Vice President Joe Biden dropped a truth bomb Friday while stumping for Hillary Clinton.
While her campaign may not be thrilled — although the GOP sure is — there's both honesty and method behind Biden's words.
The famously frank vice president let loose at a voter registration drive for Clinton in battleground Pennsylvania.
"No one ever doubts I mean what I say. The problem is sometimes I say all that I mean," Biden apologized in advance to laughter from the crowd. "But I know some of you — and some of the people you're trying to convince — aren't crazy about Hillary. I know that, OK? I think she's gotten an unfair deal."
"But the truth of the matter is there is a lot of people—but folks don't , don't wake up on November 9 and find out we lost Pennsylvania by 2,000 votes and say 'if I only.' 'If I had only taken my neighbor.' 'If I only gone.' 'If I only. If I only.' And there has been a lot of elections. Remember Al Gore," he added, referring to Gore's narrow loss in Florida to George W. Bush in 2000.
The latest polls have Clinton up about six percentage points on average, per RealClearPolitics.
And to be fair, the former secretary of state is doing much better among millennials — a group that had strong feelings for her Democratic rival, Sen. Bernie Sanders, in the primary phase — than Republican Donald Trump.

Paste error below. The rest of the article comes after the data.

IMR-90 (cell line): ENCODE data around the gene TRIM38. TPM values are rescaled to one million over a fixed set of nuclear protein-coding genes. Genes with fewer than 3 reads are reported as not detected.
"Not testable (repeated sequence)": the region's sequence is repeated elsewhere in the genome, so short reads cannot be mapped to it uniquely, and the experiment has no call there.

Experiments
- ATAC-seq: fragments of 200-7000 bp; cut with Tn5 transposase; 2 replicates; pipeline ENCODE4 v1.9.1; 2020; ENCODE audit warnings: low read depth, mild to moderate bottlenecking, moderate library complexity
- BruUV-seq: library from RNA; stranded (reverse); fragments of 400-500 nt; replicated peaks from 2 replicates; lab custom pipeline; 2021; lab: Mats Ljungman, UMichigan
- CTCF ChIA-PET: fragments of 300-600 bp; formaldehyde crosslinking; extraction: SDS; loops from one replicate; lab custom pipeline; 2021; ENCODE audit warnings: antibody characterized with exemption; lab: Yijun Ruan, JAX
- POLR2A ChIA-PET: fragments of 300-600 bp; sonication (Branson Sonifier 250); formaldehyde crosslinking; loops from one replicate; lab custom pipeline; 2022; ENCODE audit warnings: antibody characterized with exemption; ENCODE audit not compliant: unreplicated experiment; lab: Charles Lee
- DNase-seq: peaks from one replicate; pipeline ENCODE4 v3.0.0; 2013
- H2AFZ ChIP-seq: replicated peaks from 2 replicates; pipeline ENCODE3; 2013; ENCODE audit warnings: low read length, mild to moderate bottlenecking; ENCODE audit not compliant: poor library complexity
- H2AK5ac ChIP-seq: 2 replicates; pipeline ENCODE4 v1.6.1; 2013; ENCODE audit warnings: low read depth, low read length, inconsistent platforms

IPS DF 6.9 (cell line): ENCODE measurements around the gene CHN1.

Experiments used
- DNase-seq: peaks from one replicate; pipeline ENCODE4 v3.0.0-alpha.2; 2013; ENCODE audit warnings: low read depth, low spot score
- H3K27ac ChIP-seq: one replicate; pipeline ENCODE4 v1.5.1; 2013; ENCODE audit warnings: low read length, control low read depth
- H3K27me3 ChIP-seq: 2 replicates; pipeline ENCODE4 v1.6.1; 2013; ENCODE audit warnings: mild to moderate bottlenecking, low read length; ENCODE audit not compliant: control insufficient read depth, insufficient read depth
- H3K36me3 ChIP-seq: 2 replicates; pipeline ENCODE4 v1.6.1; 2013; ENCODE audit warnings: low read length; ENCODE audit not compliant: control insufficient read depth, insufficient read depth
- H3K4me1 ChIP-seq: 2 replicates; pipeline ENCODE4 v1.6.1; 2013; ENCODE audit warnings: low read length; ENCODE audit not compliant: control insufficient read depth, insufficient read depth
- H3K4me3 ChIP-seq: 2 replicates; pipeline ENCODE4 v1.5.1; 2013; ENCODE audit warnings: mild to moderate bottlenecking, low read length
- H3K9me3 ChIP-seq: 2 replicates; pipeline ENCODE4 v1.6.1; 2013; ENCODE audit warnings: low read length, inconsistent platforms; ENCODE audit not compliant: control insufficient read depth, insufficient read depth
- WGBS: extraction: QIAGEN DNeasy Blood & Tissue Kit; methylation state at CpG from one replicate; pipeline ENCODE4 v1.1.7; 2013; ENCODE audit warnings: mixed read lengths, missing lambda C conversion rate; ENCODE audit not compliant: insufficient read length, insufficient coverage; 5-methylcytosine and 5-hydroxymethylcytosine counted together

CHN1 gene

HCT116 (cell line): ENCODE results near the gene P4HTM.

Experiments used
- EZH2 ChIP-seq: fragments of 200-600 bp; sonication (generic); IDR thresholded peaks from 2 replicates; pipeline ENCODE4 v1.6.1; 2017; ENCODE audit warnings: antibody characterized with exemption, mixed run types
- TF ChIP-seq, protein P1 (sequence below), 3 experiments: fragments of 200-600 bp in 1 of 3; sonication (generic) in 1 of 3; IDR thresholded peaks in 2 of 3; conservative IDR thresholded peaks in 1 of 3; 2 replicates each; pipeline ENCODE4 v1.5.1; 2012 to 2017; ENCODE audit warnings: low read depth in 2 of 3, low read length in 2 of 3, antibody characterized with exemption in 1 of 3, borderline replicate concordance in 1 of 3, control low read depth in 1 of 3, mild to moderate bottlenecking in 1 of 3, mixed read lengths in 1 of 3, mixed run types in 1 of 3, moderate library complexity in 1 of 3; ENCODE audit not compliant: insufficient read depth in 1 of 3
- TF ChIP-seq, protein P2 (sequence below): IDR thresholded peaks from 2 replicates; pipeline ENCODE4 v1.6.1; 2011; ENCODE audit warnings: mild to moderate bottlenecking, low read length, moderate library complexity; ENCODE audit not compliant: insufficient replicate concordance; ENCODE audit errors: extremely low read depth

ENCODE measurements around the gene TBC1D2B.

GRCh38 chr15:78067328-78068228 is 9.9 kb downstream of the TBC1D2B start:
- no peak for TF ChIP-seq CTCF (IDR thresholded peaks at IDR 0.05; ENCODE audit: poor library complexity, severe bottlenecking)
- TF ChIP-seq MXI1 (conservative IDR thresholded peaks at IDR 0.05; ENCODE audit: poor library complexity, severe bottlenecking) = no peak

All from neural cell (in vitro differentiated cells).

As a new Quinnipiac University poll notes, "American likely voters 18 to 34 years old back Clinton over Trump 48 to 27%," with 11% saying they support Libertarian hopeful Gary Johnson.
But Clinton — who's now dispatching her husband's former second-in-command, Al Gore, to woo young voters — is struggling to make the same inroads with the younger portion of the electorate that President Barack Obama enjoyed.
As the Associated Press reported of a recent GenForward survey, Clinton's favorability rating among voters between 18 and 30 is just 41%, with 54% viewing her unfavorably. Even today, Obama boasts a 60% approval rating with these voters.
Republicans are gleefully playing up Biden's pronouncement, but his remark could be fairly characterized as a riff on things Clinton has openly acknowledged about herself during the race.
As she said in a Philadelphia address targeting young voters last month,
"Now, I know that with Washington paralyzed by big money and partisanship, the gap between the change we want and the progress that politics should deliver can look like a chasm. I also know that even if you're totally opposed to Donald Trump, you may still have some questions about me. I get that. And I want to do my best to answer those questions."
With 69 million millennials now of age to cast a ballot — equal to the number of baby boomers in the voting pool — young voters could be a make-or-break bloc in November.
But as both Biden and Clinton clearly know, this election is shaping up to be a binary choice — and by raising the specter of Gore, whose loss many blame on Green Party candidate Ralph Nader, Biden wants to make sure millennials see it the same way.
Even if some voters, including the young, aren't wild for Clinton, the fight is to make the public see her as a more palatable choice than a President Trump.